The secret secretary: Is UKGCOA changing a good thing?

Alistair Dunsmuir
By Alistair Dunsmuir September 16, 2018 17:06 Updated

I read with interest the article in the August edition of The Golf Business about the UK Golf Course Owners Association (UKGCOA) changing its name (to the UK Golf Federation) and purpose, but I fear this may be another nail in the coffin for some golf clubs.

UKGCOA claimed it campaigned for a change in the taxation status for commercially-minded clubs. This they may well have done but, as I understand it, it was Vivien Saunders of the Association of Golf Course Owners (AGCO) who did most of the work, and continues to do so, having not just appeared to give up on the injustice caused by the VAT and tax distortion between clubs.

UKGCOA changes it name and its core aims

I am further confused with the move as they seem to be stepping away from just representing proprietary clubs, as they will now be driving ‘nomadic’ golfers towards members’ clubs as well – to the detriment of those who they originally claimed to represent. Furthermore, the reason members’ clubs received their tax and VAT exemptions was because they are supposed to be ‘not for profit’ and not operating commercially with a third party, that is green fee payers, corporate days, weddings and conference facility providers.

I agree that there has been a shift from membership to nomadic golf, but I believe the main cause for this is the decrease in the value of being a member by the cheap and in some cases free golf on offer. I further agree that great customer service / experience promotes loyalty and repeat business regardless of whether they are a member or visitor, and to this end we have invested time and money in our staff training.


The proposed scheme to me has a serious flaw to it. I assume that the purpose of hosting competitions is to allow for players to obtain a handicap (didn’t the then English Golf Union try something similar that resulted in outcry from many golf clubs?) Anything that allows players to obtain a valid, recognised handicap without being a member of a club drives even more members away from membership and towards becoming another nomadic golfer. All of this at a time when golf clubs are working tirelessly to recruit new members. This trend, along with both the current CONGU scheme and the proposed World Handicap System (a topic for another day) is, in my view, no more than another nail in the coffin for some clubs.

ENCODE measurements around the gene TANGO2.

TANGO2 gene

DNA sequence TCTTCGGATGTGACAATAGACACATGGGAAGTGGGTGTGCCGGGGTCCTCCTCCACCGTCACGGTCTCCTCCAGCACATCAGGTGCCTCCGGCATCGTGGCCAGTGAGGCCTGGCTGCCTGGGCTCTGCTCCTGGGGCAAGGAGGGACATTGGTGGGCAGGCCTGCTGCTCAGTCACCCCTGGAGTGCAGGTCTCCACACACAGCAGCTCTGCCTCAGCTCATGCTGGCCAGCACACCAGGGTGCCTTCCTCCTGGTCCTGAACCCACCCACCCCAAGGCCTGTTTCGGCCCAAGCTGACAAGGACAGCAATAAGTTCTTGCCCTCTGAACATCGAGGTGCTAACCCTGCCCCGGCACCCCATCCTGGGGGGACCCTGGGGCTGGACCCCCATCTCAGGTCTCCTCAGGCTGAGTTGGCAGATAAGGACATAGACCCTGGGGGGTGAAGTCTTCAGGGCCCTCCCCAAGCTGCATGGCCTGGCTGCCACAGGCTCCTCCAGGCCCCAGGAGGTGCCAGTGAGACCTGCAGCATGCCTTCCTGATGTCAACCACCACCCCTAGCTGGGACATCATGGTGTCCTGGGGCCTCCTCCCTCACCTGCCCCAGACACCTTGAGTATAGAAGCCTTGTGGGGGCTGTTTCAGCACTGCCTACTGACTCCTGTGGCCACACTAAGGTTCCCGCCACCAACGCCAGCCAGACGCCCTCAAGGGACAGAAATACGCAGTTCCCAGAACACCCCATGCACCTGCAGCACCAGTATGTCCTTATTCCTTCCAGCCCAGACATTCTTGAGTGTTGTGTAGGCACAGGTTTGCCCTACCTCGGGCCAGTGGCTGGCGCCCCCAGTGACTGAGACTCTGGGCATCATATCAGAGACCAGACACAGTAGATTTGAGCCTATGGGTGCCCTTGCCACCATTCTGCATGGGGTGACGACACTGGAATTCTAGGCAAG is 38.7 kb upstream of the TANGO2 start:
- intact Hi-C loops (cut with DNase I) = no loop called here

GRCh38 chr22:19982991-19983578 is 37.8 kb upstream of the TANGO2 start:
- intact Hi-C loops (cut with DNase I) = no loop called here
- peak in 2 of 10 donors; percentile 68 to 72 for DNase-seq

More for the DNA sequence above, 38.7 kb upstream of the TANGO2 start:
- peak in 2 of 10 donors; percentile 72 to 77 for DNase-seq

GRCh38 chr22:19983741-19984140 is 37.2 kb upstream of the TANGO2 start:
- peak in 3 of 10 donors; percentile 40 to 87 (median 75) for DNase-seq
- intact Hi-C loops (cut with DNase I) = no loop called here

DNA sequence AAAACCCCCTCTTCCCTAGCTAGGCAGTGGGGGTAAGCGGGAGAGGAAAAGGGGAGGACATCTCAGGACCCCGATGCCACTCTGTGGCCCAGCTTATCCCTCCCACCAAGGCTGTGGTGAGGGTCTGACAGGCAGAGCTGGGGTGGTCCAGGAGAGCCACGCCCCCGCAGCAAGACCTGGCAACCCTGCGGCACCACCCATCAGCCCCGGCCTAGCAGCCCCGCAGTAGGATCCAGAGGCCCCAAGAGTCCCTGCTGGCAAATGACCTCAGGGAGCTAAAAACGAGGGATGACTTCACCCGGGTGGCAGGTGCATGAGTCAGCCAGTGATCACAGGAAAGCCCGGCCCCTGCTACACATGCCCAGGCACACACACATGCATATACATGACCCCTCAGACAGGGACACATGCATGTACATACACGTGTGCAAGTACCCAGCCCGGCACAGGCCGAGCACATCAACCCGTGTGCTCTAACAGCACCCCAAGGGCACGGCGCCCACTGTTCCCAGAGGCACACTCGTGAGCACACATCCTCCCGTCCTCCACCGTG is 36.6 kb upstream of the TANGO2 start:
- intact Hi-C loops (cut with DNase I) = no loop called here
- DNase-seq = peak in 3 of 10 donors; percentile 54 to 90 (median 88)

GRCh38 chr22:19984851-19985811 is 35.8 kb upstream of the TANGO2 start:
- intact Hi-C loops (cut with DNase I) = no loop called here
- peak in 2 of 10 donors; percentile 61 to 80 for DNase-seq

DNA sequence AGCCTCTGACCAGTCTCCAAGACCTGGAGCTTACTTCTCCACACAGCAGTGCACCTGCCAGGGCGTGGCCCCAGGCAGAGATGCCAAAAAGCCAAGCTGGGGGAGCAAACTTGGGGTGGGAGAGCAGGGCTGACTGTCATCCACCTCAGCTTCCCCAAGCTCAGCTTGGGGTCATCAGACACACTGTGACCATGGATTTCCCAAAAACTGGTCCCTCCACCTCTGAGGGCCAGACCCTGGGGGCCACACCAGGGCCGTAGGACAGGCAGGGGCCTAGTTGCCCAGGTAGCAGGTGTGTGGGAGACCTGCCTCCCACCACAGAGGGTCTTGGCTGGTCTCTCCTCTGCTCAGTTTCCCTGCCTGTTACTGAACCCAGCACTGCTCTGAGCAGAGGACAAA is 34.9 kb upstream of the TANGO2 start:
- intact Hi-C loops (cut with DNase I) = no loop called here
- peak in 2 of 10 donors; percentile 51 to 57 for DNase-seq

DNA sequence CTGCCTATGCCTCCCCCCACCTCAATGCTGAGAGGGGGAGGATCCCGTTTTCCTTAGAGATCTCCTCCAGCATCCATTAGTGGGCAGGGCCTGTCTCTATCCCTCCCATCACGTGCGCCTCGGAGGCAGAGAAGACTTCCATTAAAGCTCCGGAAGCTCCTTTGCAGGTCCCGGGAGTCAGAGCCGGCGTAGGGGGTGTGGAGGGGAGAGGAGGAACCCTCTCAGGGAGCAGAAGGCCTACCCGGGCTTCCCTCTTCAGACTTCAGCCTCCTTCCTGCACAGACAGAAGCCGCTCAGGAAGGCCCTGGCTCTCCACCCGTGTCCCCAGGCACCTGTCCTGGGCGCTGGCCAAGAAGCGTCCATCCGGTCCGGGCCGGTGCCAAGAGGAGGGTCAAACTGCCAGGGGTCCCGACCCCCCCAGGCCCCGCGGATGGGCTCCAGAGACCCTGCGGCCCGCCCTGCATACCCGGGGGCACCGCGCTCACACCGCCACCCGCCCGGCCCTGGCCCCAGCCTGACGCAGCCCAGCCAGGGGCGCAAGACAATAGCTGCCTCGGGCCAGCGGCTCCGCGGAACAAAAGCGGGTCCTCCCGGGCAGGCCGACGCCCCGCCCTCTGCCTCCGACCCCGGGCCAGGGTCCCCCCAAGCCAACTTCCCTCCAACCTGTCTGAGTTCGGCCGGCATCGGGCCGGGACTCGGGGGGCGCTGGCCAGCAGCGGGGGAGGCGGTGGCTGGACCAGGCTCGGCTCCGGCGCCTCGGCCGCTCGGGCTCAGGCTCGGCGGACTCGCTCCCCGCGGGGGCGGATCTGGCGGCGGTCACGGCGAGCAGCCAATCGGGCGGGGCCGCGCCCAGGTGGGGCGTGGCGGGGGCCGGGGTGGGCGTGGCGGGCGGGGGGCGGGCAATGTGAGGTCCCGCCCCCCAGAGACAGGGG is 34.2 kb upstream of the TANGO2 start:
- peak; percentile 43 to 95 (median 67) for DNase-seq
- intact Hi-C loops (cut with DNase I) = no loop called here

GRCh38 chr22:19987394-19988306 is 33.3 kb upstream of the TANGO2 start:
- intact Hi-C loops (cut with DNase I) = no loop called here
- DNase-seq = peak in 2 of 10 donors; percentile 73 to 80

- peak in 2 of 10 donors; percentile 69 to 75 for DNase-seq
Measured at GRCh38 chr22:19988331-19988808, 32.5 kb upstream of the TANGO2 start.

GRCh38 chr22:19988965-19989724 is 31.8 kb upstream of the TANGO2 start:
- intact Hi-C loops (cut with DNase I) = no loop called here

I am sure there will be a few clubs that say they benefit from these service providers / schemes but, if they look at their green fee revenue of 20 years ago, add inflation, have they really benefitted? While the clubs incur most of the not inconsiderable cost of providing and maintaining the facilities, it is these service providers that will be the ones making the healthy profits off the backs of others’ investments and hard work. As I see it, it is the golf clubs who provide the facility at great cost to themselves only to see it devalued by offering it at reduced prices in a desperate attempt to generate revenue that, in the end, does not cover their operating costs. Let’s be honest, if these service providers were not making a reasonable, if not considerable, return they would not be offering the service in the first place.

For ourselves, we opened in 1994 having built (on monies borrowed from the bank) a course based upon reports for demand because of a shortage of golf courses. With hindsight, this, in our opinion, was a false demand, the results of which have seen, over the last few years, several courses closing. We have, in the main, stayed away from the 2-for-1, county card and booking service operators. Instead we have set subscriptions and green fees at sensible levels. The result is that we have taken more in green fee revenue than many of our competitors who take advantage of these ‘services’. Having only operated for 25 years we now have two courses, a health club and are now looking to expand further with the addition of a hotel. All of this through a recession and in the absence of service provider schemes. Is it not time for a rethink?!

The opinions expressed on ‘secret secretary’ are those of the authors, not The Golf Business. The authors change from article to article, but so far have only been golf club managers or golf club owners. If you’re interested in contributing a ‘secret secretary’ article for The Golf Business, email


Alistair Dunsmuir
By Alistair Dunsmuir September 16, 2018 17:06 Updated
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1 Comment

  1. Peter September 17, 10:54

    Pretty much nailed it….!!

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